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Calorific Value

The Experts below are selected from a list of 26304 Experts worldwide ranked by ideXlab platform

S Yaman – 1st expert on this subject based on the ideXlab platform

  • prediction of Calorific Value of biomass from proximate analysis
    Energy Procedia, 2017
    Co-Authors: Ayse Ozyuguran, S Yaman

    Abstract:

    Abstract Biomass is one of the renewable and sustainable energy sources that does not lead greenhouse gas emissions. Efficient use of biomass energy will help to solve problems resulting from fossil fuels. However, the main concern relevant to use of this energy is mainly related to low Calorific Value of biomass. Therefore, Calorific Value is the key parameter to evaluate the fuel quality of a special biomass material in energetic applications. In this context, twenty-seven different biomass species that represent very wide range of biomass materials such as herbaceous and woody biomasses, nut shells, fruit stones, stem and husks, pulps, and agricultural residues have been characterized by proximate analysis (moisture, volatile matter, fixed carbon, and ash contents). Then, various empirical equations which contain linear and nonlinear terms have been tested in order to predict the higher heating Values (HHV) of full sample set from the proximate analysis results. It was concluded that since biomasses used in this study have different structures and fuel characteristics, the predicted HHVs for the full sample set were a bit different from the experimental HHVs and the r2 of these equations varied in the range of 0.812-0.837, while standard deviations were between 1.469 and 1.493 MJ/kg. Nevertheless, considering the number of the biomass species used in this study and their differences in properties, these standard deviations may be regarded in the acceptable limits.

Constantinos Lymperis – 2nd expert on this subject based on the ideXlab platform

  • revisiting the elemental composition and the Calorific Value of the organic fraction of municipal solid wastes
    Waste Management, 2012
    Co-Authors: Dimitrios Komilis, Alexandros Evangelou, Georgios B Giannakis, Constantinos Lymperis

    Abstract:

    In this work, the elemental content (C, N, H, S, O), the organic matter content and the Calorific Value of various organic components that are commonly found in the municipal solid waste stream were measured. The objective of this work was to develop an empirical equation to describe the Calorific Value of the organic fraction of municipal solid waste as a function of its elemental composition. The MSW components were grouped into paper wastes, food wastes, yard wastes and plastics. Sample sizes ranged from 0.2 to 0.5 kg. In addition to the above individual components, commingled municipal solid wastes were sampled from a bio-drying facility located in Crete (sample sizes ranged from 8 to 15 kg) and were analyzed for the same parameters. Based on the results of this work, an improved empirical model was developed that revealed that carbon, hydrogen and oxygen were the only statistically significant predictors of Calorific Value. Total organic carbon was statistically similar to total carbon for most materials in this work. The carbon to organic matter ratio of 26 municipal solid waste substrates and of 18 organic composts varied from 0.40 to 0.99. An approximate chemical empirical formula calculated for the organic fraction of commingled municipal solid wastes was C32NH55O16.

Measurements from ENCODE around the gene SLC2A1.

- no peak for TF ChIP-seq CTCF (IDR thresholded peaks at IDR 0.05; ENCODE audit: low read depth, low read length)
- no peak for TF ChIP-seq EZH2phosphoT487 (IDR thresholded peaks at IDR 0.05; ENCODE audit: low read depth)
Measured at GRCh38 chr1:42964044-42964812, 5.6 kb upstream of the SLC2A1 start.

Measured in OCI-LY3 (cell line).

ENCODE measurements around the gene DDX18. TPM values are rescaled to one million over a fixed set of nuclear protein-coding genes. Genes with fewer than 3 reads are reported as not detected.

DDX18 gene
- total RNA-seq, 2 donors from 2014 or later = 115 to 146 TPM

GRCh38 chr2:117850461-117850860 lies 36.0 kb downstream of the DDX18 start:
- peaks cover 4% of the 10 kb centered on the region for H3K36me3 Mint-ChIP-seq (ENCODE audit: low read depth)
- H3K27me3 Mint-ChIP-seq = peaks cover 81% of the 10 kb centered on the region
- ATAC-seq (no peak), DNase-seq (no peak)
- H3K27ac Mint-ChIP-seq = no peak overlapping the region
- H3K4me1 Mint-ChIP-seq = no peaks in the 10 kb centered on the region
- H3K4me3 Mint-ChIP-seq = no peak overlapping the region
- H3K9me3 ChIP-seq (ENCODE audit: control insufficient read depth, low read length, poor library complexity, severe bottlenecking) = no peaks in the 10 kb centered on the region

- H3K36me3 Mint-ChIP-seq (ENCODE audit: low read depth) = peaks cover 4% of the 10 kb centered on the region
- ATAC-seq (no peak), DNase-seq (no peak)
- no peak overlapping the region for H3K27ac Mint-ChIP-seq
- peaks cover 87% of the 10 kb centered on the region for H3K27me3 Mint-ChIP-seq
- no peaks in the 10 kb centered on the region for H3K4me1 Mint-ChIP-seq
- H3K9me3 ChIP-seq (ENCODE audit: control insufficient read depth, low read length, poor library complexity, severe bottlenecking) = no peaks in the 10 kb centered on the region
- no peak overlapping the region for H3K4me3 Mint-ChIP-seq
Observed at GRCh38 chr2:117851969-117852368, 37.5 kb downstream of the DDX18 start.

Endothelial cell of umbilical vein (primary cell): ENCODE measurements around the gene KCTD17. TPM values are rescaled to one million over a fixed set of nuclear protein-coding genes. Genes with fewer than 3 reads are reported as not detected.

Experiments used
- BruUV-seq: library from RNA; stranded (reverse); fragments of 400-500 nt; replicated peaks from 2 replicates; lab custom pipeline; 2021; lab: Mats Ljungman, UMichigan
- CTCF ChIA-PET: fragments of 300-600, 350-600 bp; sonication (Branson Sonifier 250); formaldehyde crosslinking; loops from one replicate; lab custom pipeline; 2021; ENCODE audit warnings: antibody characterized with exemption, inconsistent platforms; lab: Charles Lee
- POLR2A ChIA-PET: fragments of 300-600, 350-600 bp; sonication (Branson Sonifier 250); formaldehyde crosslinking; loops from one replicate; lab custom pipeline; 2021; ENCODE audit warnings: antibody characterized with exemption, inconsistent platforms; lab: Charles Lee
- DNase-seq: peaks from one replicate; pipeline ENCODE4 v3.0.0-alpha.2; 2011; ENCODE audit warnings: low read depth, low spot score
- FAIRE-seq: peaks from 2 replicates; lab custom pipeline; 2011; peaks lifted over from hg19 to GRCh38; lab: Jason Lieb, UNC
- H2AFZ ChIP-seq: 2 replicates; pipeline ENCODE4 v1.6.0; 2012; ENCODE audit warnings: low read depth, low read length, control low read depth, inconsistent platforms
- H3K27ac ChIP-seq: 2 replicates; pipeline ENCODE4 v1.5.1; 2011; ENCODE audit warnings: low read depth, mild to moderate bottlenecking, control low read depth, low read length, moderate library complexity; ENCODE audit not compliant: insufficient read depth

Ayse Ozyuguran – 3rd expert on this subject based on the ideXlab platform

  • prediction of Calorific Value of biomass from proximate analysis
    Energy Procedia, 2017
    Co-Authors: Ayse Ozyuguran, S Yaman

    Abstract:

    Abstract Biomass is one of the renewable and sustainable energy sources that does not lead greenhouse gas emissions. Efficient use of biomass energy will help to solve problems resulting from fossil fuels. However, the main concern relevant to use of this energy is mainly related to low Calorific Value of biomass. Therefore, Calorific Value is the key parameter to evaluate the fuel quality of a special biomass material in energetic applications. In this context, twenty-seven different biomass species that represent very wide range of biomass materials such as herbaceous and woody biomasses, nut shells, fruit stones, stem and husks, pulps, and agricultural residues have been characterized by proximate analysis (moisture, volatile matter, fixed carbon, and ash contents). Then, various empirical equations which contain linear and nonlinear terms have been tested in order to predict the higher heating Values (HHV) of full sample set from the proximate analysis results. It was concluded that since biomasses used in this study have different structures and fuel characteristics, the predicted HHVs for the full sample set were a bit different from the experimental HHVs and the r2 of these equations varied in the range of 0.812-0.837, while standard deviations were between 1.469 and 1.493 MJ/kg. Nevertheless, considering the number of the biomass species used in this study and their differences in properties, these standard deviations may be regarded in the acceptable limits.